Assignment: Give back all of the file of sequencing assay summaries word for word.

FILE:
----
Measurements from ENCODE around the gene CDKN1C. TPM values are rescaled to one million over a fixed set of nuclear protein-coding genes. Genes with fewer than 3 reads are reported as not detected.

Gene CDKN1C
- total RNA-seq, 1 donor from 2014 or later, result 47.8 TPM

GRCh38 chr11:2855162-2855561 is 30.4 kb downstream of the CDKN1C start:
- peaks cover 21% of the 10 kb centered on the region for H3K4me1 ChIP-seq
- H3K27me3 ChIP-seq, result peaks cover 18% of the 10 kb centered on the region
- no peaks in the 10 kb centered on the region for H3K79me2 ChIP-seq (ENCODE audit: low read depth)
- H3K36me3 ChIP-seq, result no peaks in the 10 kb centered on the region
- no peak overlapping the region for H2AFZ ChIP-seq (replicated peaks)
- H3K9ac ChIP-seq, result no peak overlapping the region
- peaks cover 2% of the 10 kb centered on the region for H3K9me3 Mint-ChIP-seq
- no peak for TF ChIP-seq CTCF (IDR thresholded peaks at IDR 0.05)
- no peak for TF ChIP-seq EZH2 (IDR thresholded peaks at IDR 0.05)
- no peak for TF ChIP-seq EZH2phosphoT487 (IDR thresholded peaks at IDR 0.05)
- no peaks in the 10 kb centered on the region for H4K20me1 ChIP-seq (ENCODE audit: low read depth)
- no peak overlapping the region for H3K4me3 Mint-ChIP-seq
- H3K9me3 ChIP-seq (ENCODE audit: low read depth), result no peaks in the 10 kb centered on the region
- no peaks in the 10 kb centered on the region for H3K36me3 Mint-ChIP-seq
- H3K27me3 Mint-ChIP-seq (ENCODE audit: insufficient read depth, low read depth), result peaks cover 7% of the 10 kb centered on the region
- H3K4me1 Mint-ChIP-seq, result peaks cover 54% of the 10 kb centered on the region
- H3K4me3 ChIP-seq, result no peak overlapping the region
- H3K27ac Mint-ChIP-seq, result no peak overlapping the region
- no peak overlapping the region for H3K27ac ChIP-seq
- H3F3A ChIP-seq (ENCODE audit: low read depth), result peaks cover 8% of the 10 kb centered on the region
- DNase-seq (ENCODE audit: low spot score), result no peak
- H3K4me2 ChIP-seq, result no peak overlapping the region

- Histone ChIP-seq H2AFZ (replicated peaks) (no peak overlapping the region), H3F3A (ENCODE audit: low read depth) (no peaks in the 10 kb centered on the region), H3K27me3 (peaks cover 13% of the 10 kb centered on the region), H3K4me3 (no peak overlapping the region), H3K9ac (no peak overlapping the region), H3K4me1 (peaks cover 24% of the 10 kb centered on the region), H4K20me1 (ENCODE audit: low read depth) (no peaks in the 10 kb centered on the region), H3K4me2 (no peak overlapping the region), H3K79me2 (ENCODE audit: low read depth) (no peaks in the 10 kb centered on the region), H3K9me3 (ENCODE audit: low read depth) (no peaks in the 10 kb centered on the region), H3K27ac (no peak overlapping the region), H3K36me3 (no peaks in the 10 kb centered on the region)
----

Measurements from ENCODE around the gene CDKN1C. TPM values are rescaled to one million over a fixed set of nuclear protein-coding genes. Genes with fewer than 3 reads are reported as not detected.

Gene CDKN1C
- total RNA-seq, 1 donor from 2014 or later, result 47.8 TPM

GRCh38 chr11:2855162-2855561 is 30.4 kb downstream of the CDKN1C start:
- peaks cover 21% of the 10 kb centered on the region for H3K4me1 ChIP-seq
- H3K27me3 ChIP-seq, result peaks cover 18% of the 10 kb centered on the region
- no peaks in the 10 kb centered on the region for H3K79me2 ChIP-seq (ENCODE audit: low read depth)
- H3K36me3 ChIP-seq, result no peaks in the 10 kb centered on the region
- no peak overlapping the region for H2AFZ ChIP-seq (replicated peaks)
- H3K9ac ChIP-seq, result no peak overlapping the region
- peaks cover 2% of the 10 kb centered on the region for H3K9me3 Mint-ChIP-seq
- no peak for TF ChIP-seq CTCF (IDR thresholded peaks at IDR 0.05)
- no peak for TF ChIP-seq EZH2 (IDR thresholded peaks at IDR 0.05)
- no peak for TF ChIP-seq EZH2phosphoT487 (IDR thresholded peaks at IDR 0.05)
- no peaks in the 10 kb centered on the region for H4K20me1 ChIP-seq (ENCODE audit: low read depth)
- no peak overlapping the region for H3K4me3 Mint-ChIP-seq
- H3K9me3 ChIP-seq (ENCODE audit: low read depth), result no peaks in the 10 kb centered on the region
- no peaks in the 10 kb centered on the region for H3K36me3 Mint-ChIP-seq
- H3K27me3 Mint-ChIP-seq (ENCODE audit: insufficient read depth, low read depth), result peaks cover 7% of the 10 kb centered on the region
- H3K4me1 Mint-ChIP-seq, result peaks cover 54% of the 10 kb centered on the region
- H3K4me3 ChIP-seq, result no peak overlapping the region
- H3K27ac Mint-ChIP-seq, result no peak overlapping the region
- no peak overlapping the region for H3K27ac ChIP-seq
- H3F3A ChIP-seq (ENCODE audit: low read depth), result peaks cover 8% of the 10 kb centered on the region
- DNase-seq (ENCODE audit: low spot score), result no peak
- H3K4me2 ChIP-seq, result no peak overlapping the region

- Histone ChIP-seq H2AFZ (replicated peaks) (no peak overlapping the region), H3F3A (ENCODE audit: low read depth) (no peaks in the 10 kb centered on the region), H3K27me3 (peaks cover 13% of the 10 kb centered on the region), H3K4me3 (no peak overlapping the region), H3K9ac (no peak overlapping the region), H3K4me1 (peaks cover 24% of the 10 kb centered on the region), H4K20me1 (ENCODE audit: low read depth) (no peaks in the 10 kb centered on the region), H3K4me2 (no peak overlapping the region), H3K79me2 (ENCODE audit: low read depth) (no peaks in the 10 kb centered on the region), H3K9me3 (ENCODE audit: low read depth) (no peaks in the 10 kb centered on the region), H3K27ac (no peak overlapping the region), H3K36me3 (no peaks in the 10 kb centered on the region)